Voyage Journal 7015 Day 4
Day 4 - August 5, 2010 - Kapp Lee, Edgeoya, Svalbard
By Franz Gingele, Geologist
Co-ordinates: 78°05’N, 020°46’E (Noon position)
Weather: Foggy in the morning, overcast, but clearing in the afternoon
Air Temperature: +3°C
Pressure: 1011 hp
Today we were looking forward to our arrival in Svalbard proper, after our fantastic Zodiac cruise yesterday afternoon at Bear Island.
In the morning we were still cruising north through foggy weather so there was no rush to get up early. We fortified ourselves with an extended breakfast and were well prepared for the morning’s lecture sessions. One of our onboard geologist, Juan Carlos Restrepo, started at 10:00 a.m. with his lecture “Earth, What Lies Below…” a general introduction to the mysterious world of geology. He explained the basic terminology and concepts we need to understand the geological features we will encounter on our journey. He also gave us a rundown on the origin of the Earth, types of rocks, the internal structure of the planet and plate tectonics.
At 11:00 a.m. all the guests who sailed the first time aboard the Prince Albert II met in The Theatre for a “First-timers Cocktail Party”.
At 11:45 our onboard photographer Kristine Hannon shared her compositional and technical expertise for landscape and wildlife photography with us in her lecture “Getting Started”.
By the time she finished we had sailed up Storfjorden and reached our destination at Kapp Lee on the western side of Edgeøya. Our plans were to go ashore and stretch our legs on a small tundra walk to look at the Arctic landscape and possibly find some walrus on the beach.
As we approached our anchorage we made radio contact with another expedition ship, the Hanse Explorer, which had just finished its activities in the area. The crew confirmed our hopes that there were walrus on the beach, but unfortunately the walrus were not the only big mammals in the area. They were supervised by a polar bear sitting on the dolerite cliff above the beach and another bear was roaming in the area. A quick scan with binoculars from the Bridge confirmed the presence of the bears. Again we had to change our plans and opted for a Zodiac cruise.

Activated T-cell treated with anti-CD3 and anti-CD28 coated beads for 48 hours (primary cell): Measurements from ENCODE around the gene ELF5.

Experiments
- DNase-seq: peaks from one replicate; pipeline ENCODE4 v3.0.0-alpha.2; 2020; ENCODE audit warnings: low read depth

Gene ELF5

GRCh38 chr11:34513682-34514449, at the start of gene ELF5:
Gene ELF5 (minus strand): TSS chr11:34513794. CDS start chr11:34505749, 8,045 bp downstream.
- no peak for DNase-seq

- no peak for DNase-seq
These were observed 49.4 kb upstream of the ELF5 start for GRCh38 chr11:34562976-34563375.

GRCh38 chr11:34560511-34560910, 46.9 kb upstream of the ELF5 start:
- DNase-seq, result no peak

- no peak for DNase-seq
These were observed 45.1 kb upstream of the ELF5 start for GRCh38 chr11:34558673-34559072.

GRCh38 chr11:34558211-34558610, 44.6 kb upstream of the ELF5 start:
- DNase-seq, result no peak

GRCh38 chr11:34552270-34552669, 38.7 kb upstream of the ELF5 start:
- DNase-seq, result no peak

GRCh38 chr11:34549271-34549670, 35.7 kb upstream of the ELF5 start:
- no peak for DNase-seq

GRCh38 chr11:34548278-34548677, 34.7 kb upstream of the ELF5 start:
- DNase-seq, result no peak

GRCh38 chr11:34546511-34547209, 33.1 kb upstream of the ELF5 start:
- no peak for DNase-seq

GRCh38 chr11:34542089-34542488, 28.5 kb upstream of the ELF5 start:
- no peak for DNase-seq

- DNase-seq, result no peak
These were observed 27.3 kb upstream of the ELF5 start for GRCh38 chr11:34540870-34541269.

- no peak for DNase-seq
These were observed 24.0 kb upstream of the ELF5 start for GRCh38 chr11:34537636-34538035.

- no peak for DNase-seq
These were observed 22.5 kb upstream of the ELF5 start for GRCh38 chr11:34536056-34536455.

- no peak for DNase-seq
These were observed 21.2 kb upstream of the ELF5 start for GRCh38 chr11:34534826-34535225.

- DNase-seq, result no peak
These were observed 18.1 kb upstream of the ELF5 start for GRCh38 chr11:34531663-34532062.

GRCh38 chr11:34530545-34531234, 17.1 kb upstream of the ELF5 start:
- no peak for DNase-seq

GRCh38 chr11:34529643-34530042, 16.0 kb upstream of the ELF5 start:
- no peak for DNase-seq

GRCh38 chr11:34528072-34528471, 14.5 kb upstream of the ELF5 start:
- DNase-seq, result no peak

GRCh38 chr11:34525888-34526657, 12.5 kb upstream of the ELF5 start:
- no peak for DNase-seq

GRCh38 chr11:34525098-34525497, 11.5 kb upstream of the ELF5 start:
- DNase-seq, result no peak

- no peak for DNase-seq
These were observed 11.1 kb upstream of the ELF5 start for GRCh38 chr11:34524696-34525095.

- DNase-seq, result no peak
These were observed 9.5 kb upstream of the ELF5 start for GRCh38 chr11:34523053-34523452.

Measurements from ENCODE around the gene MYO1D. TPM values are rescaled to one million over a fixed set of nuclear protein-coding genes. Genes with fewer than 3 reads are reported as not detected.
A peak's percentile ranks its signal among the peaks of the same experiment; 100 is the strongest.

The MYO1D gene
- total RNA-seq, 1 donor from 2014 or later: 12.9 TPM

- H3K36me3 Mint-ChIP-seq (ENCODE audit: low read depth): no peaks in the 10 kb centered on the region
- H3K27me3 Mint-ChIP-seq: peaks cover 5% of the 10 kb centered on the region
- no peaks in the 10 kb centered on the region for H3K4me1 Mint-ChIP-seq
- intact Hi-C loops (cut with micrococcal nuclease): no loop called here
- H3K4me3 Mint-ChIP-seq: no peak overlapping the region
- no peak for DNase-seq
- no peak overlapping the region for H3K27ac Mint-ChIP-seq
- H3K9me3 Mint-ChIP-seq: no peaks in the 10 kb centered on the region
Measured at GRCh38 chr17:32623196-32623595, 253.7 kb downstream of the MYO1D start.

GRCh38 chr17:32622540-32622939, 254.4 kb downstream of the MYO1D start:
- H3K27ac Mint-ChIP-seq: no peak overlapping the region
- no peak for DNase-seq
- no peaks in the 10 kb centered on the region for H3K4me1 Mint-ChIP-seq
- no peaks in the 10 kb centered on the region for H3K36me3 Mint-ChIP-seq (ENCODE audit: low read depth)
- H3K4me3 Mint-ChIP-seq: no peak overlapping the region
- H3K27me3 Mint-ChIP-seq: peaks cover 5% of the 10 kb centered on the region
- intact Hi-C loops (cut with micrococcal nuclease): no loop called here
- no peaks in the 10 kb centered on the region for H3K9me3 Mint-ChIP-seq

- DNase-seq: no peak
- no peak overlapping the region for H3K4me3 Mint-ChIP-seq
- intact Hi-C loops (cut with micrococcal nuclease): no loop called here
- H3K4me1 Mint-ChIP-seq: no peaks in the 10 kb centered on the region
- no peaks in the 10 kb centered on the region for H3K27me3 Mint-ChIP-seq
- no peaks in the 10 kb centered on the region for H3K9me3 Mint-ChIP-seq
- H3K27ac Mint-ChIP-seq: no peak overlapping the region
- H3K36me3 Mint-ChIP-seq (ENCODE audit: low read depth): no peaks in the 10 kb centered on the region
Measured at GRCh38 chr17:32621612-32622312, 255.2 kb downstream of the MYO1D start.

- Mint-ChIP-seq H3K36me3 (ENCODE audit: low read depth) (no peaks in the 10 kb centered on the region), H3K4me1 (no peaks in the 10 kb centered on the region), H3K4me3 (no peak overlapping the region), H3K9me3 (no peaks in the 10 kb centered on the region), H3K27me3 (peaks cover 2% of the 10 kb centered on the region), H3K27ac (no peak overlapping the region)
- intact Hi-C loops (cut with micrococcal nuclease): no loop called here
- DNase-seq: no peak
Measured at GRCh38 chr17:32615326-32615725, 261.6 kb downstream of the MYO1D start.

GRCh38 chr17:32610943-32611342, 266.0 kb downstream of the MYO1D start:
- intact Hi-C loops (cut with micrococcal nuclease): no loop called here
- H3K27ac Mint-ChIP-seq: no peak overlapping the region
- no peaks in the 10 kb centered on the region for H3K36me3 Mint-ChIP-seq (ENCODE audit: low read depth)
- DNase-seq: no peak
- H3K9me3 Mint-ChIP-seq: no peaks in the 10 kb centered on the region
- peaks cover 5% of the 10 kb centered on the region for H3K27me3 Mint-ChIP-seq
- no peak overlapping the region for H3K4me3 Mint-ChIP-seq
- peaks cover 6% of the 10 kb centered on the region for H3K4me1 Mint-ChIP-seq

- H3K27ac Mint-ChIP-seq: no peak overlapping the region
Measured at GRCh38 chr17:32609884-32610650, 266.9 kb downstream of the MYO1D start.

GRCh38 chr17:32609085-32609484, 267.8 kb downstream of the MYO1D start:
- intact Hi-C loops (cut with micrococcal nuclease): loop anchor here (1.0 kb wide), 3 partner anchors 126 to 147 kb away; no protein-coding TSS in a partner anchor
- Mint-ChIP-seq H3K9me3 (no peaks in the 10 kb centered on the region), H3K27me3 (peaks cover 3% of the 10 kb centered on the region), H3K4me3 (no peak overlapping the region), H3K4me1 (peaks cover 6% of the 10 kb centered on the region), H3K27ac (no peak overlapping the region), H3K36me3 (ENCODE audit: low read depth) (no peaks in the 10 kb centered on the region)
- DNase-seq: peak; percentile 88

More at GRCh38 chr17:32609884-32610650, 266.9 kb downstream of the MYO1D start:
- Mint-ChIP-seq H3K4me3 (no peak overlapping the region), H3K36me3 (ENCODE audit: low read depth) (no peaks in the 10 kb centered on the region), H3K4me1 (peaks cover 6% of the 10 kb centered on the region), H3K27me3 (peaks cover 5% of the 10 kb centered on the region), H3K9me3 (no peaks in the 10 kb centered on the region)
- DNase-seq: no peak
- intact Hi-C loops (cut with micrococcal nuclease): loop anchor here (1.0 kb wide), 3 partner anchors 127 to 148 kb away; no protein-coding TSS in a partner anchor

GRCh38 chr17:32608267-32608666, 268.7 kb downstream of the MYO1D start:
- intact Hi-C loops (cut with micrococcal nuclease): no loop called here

After a quick lunch we took to the boats. That was easier said than done, because the sea in the open stretch of water between Spitzbergen and Edgeøya was rather choppy. But with the help of our able crewmembers on the platform we all made it into the boats. We were heading for a sheltered bay behind a rocky spit. It took a while to reach the bay since we were driving slowly and quietly not to scare the bear or the walrus away.
Once in the bay we spotted a white spot on top of the coastal cliffs. It looked more like somebody had dropped an old white rug on top of the dark rocks. But suddenly the rug turned into a bear by lifting its head and we could celebrate our first bear sighting! The bear was spread out on the rocks and it looked rather skinny after a long hungry summer. The early disappearance of sea ice in the area has made life hard for the polar bear population.
From the water the bear was watched by the walrus on duty and more walruses were hauled out on the nearby beach next to some wooden huts. The huts were old trapper’s huts, but they were still maintained and occasionally used by scientists. The walrus on the beach didn’t move around much. They gave us only an occasional glance even when we motored quietly closer to get a better view. They didn’t seem to be worried by the presence of the polar bear either. Probably they knew that only a very desperate bear would dare to attack a fully-grown walrus. The outcome of such an encounter would be hard to predict with even chances for the bear and the walrus.
After watching for a good hour we quietly made our way back to the ship to meet for the recap and discuss the experiences of the day. Dinner was well attended, but many of us turned in very soon after because tomorrow, another long and exciting expedition day, is waiting for us.
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